Business

Your clothes may be about to become more expensive as cotton prices hit a decade high

Shopping
A woman shops for clothing July 12, 2021 on Cape Cod in Orleans, Massachusetts.

  • Clothing prices could be on the rise soon due to surging cotton prices.
  • On Tuesday, the commodity hit its highest level since 2011, as decimated crops meet rising demand.
  • Retailers may struggle to offset the cost hike as it piles onto a host of supply-chain issues.
  • See more stories on Insider’s business page.

Clothing prices are in danger of rising ahead of the holiday season.

Cotton prices hit a 10-year high on Tuesday – a sign clothing prices may be on their way up as well. Over 75% of the world’s clothing contains at least some amount of cotton, according to Cotton Inc. Items that use more cotton, including T-Shirts and jeans, are likely to be impacted as well.

Cotton prices have surged 22% in the past two weeks alone. On Tuesday, cotton futures hit $1.09 per pound – the highest price since September 2011. Analysts told Bloomberg that several factors have contributed to the surge, including droughts and extreme heat decimating cotton crops in the US, the world’s largest cotton exporter. An increase in demand, particularly from China, has also helped boost the commodity.

Robert Yawger, director of energy futures at Mizuho Securities, told CNN that Trump-era trade restrictions have forced some Chinese companies to buy US cotton in order to make their goods and sell them back to US consumers. The restriction prevents US companies from importing cotton from China’s Xinjiang region due to concerns the products were made using forced labor.

The chief economist at the National Retail Federation, Jack Kleinhenz, told Fox Business that the last time cotton hit these prices retailers tried to substitute artificial fibers for cotton.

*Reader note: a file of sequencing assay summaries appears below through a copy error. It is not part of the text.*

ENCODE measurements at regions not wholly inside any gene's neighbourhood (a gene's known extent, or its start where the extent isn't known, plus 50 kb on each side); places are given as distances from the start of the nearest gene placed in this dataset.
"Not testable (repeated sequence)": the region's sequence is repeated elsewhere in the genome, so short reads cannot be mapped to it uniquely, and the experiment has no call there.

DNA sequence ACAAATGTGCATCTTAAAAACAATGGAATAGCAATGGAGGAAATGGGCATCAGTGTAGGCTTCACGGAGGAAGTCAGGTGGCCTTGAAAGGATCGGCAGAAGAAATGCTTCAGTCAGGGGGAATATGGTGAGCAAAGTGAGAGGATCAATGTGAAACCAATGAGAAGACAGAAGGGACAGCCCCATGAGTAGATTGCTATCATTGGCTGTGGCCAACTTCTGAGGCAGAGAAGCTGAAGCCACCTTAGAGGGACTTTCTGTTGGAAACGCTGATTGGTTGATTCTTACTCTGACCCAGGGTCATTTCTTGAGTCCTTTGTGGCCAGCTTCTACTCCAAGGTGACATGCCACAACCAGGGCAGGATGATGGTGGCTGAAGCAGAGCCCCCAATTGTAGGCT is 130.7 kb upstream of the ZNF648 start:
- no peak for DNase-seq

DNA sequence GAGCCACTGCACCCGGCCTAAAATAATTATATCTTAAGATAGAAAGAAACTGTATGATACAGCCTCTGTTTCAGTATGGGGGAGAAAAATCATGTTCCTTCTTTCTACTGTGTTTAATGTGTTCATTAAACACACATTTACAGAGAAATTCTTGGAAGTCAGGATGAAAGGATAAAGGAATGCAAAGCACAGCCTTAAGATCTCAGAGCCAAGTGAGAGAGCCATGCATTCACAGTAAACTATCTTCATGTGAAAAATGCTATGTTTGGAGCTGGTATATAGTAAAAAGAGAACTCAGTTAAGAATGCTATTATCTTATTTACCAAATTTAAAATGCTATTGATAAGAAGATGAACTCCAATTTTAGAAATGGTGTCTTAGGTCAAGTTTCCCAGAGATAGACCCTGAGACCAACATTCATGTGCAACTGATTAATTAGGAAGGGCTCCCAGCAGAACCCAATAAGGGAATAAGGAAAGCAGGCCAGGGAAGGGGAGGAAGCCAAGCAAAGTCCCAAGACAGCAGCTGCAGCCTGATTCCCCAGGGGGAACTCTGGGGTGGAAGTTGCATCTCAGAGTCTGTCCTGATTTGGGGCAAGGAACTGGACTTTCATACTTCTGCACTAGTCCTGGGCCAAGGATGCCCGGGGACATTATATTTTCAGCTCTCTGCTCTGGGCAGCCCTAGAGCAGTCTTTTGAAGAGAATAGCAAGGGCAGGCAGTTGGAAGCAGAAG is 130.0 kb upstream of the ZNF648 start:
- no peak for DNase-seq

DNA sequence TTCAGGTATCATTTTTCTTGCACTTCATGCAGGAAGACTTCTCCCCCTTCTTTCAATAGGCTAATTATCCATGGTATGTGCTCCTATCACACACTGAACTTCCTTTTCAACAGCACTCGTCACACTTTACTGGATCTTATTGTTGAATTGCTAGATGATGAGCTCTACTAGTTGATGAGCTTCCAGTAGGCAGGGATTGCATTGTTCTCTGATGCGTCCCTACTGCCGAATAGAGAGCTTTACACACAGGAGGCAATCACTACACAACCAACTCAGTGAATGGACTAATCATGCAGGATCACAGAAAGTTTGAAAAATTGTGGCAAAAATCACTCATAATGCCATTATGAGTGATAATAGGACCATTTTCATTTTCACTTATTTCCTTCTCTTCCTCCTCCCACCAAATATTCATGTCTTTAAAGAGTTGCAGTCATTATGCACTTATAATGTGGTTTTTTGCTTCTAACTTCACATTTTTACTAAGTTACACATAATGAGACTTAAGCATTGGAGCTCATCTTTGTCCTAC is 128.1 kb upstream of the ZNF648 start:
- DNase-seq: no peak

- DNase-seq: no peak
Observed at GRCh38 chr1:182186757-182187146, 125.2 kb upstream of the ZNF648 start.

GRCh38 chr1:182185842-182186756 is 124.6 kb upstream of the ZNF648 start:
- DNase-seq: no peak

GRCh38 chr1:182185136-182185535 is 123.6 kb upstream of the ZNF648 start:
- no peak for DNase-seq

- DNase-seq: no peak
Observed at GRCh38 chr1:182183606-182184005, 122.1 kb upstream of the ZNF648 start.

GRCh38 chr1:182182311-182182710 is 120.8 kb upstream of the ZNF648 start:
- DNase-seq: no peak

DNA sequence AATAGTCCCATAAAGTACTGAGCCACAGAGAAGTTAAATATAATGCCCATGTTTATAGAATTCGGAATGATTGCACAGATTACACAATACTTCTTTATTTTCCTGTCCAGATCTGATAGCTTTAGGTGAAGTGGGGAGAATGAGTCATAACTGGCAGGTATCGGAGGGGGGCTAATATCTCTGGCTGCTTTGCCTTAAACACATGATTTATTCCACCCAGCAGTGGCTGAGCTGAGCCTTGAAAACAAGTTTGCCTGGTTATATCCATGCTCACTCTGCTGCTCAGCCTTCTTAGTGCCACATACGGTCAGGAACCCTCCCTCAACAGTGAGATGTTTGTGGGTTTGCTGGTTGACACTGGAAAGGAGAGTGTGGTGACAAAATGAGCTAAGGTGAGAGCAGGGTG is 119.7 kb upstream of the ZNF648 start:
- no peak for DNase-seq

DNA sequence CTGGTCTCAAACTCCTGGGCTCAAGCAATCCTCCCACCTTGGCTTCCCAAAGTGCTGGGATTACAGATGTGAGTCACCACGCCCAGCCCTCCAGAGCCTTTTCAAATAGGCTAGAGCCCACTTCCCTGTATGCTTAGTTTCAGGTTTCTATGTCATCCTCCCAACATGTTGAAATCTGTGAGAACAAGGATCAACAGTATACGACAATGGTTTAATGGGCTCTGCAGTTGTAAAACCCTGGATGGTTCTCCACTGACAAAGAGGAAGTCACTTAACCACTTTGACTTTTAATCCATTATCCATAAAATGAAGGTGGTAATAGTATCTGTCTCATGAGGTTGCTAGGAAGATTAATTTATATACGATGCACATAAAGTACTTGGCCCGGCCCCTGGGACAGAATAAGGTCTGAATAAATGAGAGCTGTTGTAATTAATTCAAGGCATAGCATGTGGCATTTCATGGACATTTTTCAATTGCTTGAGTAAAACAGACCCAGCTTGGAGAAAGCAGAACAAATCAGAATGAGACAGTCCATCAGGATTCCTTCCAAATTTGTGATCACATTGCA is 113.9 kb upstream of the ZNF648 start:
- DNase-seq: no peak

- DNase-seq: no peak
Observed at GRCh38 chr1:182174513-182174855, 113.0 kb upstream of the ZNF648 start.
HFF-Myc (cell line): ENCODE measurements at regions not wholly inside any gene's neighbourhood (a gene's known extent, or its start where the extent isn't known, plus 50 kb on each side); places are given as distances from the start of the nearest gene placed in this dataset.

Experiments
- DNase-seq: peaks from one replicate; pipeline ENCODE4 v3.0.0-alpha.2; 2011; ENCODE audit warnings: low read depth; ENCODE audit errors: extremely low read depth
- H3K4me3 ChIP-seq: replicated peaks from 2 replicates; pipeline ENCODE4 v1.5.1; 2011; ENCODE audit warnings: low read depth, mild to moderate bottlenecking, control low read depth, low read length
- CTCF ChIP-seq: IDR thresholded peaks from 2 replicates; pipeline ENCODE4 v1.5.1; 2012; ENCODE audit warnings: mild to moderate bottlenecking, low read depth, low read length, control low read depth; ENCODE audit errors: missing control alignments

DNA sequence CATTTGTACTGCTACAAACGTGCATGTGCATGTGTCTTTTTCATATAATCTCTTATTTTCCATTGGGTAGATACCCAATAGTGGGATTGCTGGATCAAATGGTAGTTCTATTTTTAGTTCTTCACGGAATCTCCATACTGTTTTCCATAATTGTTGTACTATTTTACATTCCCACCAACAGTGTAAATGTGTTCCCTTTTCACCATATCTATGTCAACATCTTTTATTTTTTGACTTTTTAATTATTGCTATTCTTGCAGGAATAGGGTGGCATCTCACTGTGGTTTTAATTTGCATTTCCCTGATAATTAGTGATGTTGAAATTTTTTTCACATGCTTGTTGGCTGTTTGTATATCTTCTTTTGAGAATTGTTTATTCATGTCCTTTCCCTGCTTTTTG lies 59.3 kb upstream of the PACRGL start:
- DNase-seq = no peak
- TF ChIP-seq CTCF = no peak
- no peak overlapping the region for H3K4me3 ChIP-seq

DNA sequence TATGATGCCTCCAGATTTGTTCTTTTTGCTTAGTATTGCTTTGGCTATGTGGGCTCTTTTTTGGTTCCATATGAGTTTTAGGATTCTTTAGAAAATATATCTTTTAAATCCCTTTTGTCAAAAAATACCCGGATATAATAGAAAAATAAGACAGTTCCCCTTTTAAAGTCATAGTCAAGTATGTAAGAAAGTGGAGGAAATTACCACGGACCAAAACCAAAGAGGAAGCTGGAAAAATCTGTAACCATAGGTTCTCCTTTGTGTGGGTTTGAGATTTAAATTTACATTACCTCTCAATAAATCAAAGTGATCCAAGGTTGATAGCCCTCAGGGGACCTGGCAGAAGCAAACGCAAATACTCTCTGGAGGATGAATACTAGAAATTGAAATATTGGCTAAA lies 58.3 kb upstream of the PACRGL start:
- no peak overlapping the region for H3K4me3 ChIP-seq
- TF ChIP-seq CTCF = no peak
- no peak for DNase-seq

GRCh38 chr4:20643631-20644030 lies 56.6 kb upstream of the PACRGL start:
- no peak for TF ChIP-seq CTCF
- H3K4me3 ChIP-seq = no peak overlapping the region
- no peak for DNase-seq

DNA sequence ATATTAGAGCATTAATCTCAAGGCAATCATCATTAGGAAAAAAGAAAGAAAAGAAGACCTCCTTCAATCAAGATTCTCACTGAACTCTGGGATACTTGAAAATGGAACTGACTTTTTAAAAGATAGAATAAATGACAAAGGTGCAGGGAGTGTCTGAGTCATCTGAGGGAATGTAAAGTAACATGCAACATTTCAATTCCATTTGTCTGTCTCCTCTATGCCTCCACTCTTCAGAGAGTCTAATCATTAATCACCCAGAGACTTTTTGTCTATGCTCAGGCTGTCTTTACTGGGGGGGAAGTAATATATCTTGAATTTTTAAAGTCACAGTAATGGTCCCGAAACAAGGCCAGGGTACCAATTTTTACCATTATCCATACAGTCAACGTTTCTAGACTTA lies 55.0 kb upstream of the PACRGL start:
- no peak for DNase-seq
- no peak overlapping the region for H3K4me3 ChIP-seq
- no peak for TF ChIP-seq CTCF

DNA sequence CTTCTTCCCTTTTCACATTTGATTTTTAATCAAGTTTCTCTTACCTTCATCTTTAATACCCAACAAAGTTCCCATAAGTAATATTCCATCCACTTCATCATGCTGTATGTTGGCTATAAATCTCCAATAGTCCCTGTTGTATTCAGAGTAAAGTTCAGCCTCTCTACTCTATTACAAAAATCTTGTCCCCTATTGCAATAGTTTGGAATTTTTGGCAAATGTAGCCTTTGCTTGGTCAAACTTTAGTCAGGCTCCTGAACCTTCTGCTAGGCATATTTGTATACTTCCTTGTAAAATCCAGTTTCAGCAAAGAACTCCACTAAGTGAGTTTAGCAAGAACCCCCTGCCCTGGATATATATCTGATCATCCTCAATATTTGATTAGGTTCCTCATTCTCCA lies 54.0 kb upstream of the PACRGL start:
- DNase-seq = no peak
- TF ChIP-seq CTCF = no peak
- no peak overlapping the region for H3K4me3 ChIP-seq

“Last time this happened it added about $1.50 to $2 to a cotton T-shirt,” Kleinhenz told Fox Business.

Cotton planting in Xinjiang
Cotton planting in Xinjiang

But, the cotton shortage isn’t the only issue retailers have to deal with. The price hike comes at a time when consumer prices are already inflated. On Monday, Bloomberg reported a gauge of global commodities that tracks crops, energy, and metals hit a record high as demand for materials and global supply-chain snags make the products increasingly more valuable.

Clothing prices have been on the rise this past year, climbing 4.3% in August as compared to the same time the previous year, according to data from the US Bureau of Labor Statistics. Some items have been more impacted than others, such as men’s pants and shorts, which rose 6.6%, and women’s dresses, which increased by nearly 12% over the past year ending in August.

Increases in consumer prices are the result of shortages and shipping delays caused by COVID-19 shutdowns in the supply chain as well as the impact of severe weather on crops paired with a boom in demand for household goods since the pandemic started.

Brian Yarbrough, senior analyst of equity research for Edward Jones, told Fox Business that companies will have more trouble avoiding price hikes this year than they have in the past when cotton prices have surged as they combat historic shipping prices and a national labor shortage.

“I think consumers are definitely going to feel the pinch of that when they get holiday shopping and moving to the next year,” he said.

Read the original article on Business Insider

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